Baby in graduation gown, holding a diploma for an article on 529 plans

Saving for college is daunting enough, but as any parent of college-age kids can tell you, you also need to learn a whole new vocabulary — FAFSA, 529 plans, Coverdell accounts.

It can be a lot to process. One common question is the difference between a 529 plan and a 529 “prepaid” plan. While pre-paid plans aren’t nearly as common as they used to be, it’s important to know the difference. Here’s all that you need to know:

529 college savings plan

What it is: An account sponsored by states but administered by financial-services firms. Families are not required to choose their own state’s plan — which is good, given that not every state has one — but some states do offer tax breaks to citizens who choose the in-state plan. To find out more about your state’s 529 plan, Savingforcollege.com has an easy to navigate map.

Limits: Very high contribution limits (more than $200,000, on average), and no income restrictions.

Investment choices: A selection of mutual funds, including age-based portfolios, which are allocated among various asset classes and gradually get more conservative as the student nears college age. Generally, investment selections can be changed just once a year.

Impact on financial aid: The account is considered an asset of the parent (or grandparent), which has a lower impact on financial aid.

Why choose a 529 savings plan: You can contribute more than $2,000, you want to save for college costs beyond tuition, you value the tax deduction offered by your state (if applicable), and you don’t mind the limited investment choices.

Checklist for Opening a 529 Plan

While each plan is different, here’s generally what you need to have on hand to open a 529 account:

Account owner information

  • First and last name
  • Social Security Number
  • Date of Birth
  • Mailing address, email, phone numbers

Beneficiary information

  • This is typically your child or grandchild or the person for whom the fund is being set up.
  • First and last name
  • Social Security Number
  • Date of Birth
  • Mailing address

Funding information

  • Checking or savings account
  • Account number, including routing
  • Name as it appears on account
  • Bank name and phone number

You can fund via electronic transfer, or if you prefer, can send checks to a physical address. Some plans can also deduct contributions from your paycheck.

Related >> College savings basics

529 prepaid plan

What it is: An account offered by some states that locks in tomorrow’s tuition at approximately today’s prices (or at a small premium). The lock on tuition applies only at in-state schools; the funds in the account can be used at a private or out-of-state school, but with no guarantees that they’ll cover the entire cost of tuition.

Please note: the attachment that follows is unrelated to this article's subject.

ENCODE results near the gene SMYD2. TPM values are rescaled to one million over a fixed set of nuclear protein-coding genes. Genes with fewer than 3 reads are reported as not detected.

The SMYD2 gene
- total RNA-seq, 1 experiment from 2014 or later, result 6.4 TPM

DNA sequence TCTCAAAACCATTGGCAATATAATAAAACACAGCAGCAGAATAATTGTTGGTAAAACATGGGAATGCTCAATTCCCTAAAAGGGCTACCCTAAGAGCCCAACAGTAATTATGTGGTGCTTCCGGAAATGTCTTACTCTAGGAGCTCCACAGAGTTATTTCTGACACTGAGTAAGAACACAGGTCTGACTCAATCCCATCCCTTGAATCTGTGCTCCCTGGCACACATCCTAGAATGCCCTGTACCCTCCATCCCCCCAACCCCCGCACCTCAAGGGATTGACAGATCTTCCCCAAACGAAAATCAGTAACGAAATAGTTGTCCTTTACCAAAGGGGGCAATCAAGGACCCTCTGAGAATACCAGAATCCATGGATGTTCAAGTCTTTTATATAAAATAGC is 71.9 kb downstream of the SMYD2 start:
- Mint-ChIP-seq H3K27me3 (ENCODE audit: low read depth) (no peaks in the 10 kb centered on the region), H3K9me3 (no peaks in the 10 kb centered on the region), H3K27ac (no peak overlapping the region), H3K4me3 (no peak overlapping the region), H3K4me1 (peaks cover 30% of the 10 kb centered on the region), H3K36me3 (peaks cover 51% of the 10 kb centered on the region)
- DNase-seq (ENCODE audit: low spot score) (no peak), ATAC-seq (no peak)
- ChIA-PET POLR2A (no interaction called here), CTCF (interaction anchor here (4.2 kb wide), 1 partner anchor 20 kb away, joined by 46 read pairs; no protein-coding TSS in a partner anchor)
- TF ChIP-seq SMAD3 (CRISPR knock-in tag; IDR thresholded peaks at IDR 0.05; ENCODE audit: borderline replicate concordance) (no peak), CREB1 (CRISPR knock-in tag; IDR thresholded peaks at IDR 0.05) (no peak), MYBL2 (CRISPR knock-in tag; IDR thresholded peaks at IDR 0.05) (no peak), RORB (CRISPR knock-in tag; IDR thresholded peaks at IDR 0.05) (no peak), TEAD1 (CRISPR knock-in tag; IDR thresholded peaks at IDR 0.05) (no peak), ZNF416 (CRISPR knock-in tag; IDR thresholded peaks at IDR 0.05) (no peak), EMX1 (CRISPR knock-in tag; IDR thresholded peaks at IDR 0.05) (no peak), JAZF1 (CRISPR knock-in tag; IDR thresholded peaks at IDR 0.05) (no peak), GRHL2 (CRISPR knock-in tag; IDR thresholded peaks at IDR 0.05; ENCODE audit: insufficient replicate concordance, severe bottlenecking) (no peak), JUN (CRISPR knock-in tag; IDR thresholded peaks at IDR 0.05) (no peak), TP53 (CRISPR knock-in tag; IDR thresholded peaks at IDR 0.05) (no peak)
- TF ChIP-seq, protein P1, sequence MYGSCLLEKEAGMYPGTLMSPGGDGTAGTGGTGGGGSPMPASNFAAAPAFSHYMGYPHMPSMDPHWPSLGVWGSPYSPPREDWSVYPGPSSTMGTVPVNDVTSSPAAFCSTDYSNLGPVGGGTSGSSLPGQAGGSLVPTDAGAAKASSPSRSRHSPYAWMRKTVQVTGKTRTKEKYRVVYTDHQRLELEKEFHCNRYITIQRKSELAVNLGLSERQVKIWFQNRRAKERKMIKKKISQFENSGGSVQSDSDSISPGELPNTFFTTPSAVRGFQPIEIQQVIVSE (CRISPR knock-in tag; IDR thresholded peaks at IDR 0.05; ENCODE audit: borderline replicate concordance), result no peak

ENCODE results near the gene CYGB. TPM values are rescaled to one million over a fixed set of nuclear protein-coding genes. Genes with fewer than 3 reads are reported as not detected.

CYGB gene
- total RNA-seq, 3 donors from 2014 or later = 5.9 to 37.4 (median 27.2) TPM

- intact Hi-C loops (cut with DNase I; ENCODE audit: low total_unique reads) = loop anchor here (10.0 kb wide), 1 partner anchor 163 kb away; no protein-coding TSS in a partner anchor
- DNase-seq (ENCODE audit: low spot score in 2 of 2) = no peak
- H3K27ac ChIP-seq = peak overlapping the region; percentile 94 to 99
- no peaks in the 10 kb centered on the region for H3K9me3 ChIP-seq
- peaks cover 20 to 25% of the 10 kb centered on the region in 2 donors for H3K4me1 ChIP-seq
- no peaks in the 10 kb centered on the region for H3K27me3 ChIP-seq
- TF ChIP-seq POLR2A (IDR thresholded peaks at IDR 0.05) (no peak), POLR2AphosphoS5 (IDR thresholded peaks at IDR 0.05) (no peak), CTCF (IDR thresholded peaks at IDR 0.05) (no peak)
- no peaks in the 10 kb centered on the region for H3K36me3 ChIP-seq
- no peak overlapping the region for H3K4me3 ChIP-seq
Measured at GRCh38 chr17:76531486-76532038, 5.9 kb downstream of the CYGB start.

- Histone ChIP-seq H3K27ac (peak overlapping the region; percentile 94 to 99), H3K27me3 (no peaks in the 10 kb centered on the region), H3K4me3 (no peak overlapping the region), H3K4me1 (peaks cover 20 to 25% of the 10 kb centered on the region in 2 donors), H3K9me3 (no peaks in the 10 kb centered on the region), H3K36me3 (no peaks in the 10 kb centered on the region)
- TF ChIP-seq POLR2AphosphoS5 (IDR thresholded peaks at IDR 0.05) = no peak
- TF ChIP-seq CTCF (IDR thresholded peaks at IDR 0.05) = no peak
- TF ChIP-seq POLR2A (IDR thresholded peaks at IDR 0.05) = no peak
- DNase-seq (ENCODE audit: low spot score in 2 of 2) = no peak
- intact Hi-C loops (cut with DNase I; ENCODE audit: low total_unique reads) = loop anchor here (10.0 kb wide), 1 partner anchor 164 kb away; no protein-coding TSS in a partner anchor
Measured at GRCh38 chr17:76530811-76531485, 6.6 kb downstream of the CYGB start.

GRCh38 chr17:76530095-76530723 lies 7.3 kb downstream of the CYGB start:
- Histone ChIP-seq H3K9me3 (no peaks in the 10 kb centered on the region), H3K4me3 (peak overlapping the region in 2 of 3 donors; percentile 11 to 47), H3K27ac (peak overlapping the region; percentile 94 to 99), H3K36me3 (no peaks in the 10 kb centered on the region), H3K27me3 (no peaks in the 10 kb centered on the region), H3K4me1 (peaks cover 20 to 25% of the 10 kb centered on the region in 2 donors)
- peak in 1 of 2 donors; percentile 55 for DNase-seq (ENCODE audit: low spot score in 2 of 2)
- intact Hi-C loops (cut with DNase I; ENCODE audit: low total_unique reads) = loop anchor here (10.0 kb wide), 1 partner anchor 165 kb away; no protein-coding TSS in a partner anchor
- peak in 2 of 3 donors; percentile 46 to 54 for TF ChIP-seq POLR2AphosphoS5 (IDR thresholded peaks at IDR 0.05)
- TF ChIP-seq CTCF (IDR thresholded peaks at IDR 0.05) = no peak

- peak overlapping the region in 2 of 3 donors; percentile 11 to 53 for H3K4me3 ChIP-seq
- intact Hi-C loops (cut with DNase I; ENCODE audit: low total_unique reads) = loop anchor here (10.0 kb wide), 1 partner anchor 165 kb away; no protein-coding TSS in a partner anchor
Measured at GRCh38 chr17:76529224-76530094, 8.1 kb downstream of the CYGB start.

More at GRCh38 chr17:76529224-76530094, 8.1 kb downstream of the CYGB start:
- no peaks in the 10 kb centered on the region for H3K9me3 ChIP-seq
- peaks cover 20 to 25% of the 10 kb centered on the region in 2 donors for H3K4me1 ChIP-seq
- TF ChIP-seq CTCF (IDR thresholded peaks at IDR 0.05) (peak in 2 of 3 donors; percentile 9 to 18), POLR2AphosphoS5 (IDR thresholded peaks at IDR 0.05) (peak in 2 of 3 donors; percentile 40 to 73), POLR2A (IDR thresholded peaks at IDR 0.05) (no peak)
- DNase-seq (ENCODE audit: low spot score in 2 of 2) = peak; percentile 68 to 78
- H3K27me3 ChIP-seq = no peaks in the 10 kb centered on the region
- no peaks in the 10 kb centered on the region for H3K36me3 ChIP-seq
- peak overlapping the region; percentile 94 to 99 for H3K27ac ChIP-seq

A consortium of private schools also offer their own prepaid plan, which provides guarantees for students who attend any one of the 270 participating universities. Only 16 states offer prepaid plans, and some have closed their plans to new investors. Low investment returns and budget reductions are causing some experts to question whether all states can fulfill their promises to participants in prepaid plans.

Limits: The contribution amounts are set the by states, based on factors including expected tuition growth and investment returns. Participants can only contribute at certain times of the year. Many plans prohibit students already in high school from opening a new account.

Investment choices: None — all the money is managed by the states. The “rate of return” is essentially the future growth of tuition. College costs have been rising roughly six times the rate of inflation.

Impact on financial aid: The plan is considered an asset of the parent as long as the student is a dependent.

Portability: You can typically use the money at different schools (or on a sibling’s education) if your child does not choose to go to the target college or colleges — or to college at all — but be aware some plans will charge cancellation fees and/or only give you back the original contribution, no interest.

Related >> Are you saving enough for college?

Why choose a prepaid plan: If you live in a state that offers a plan (or choose to participate in the private colleges’ consortium), you want to lock in today’s costs, and you’re reasonably sure your student(s) will attend a participating school, a prepaid plan may be for you.

Prepaid plans are also attractive to those who would prefer their funds to be managed by the state, rather than self-managed and subject to the whims of the markets. As mentioned, though, some states may not be financially capable of fulfilling their obligations to participants in prepaid plans. Finally, most of these plans just cover tuition; you’ll have to choose another account to save for other expenses, such as room and board.

GRS is committed to helping our readers save and achieve their financial goals. Savings interest rates may be low, but that is all the more reason to shop for the best rate. Find the highest savings interest rates and CD rates from Synchrony Bank, Ally Bank, and more.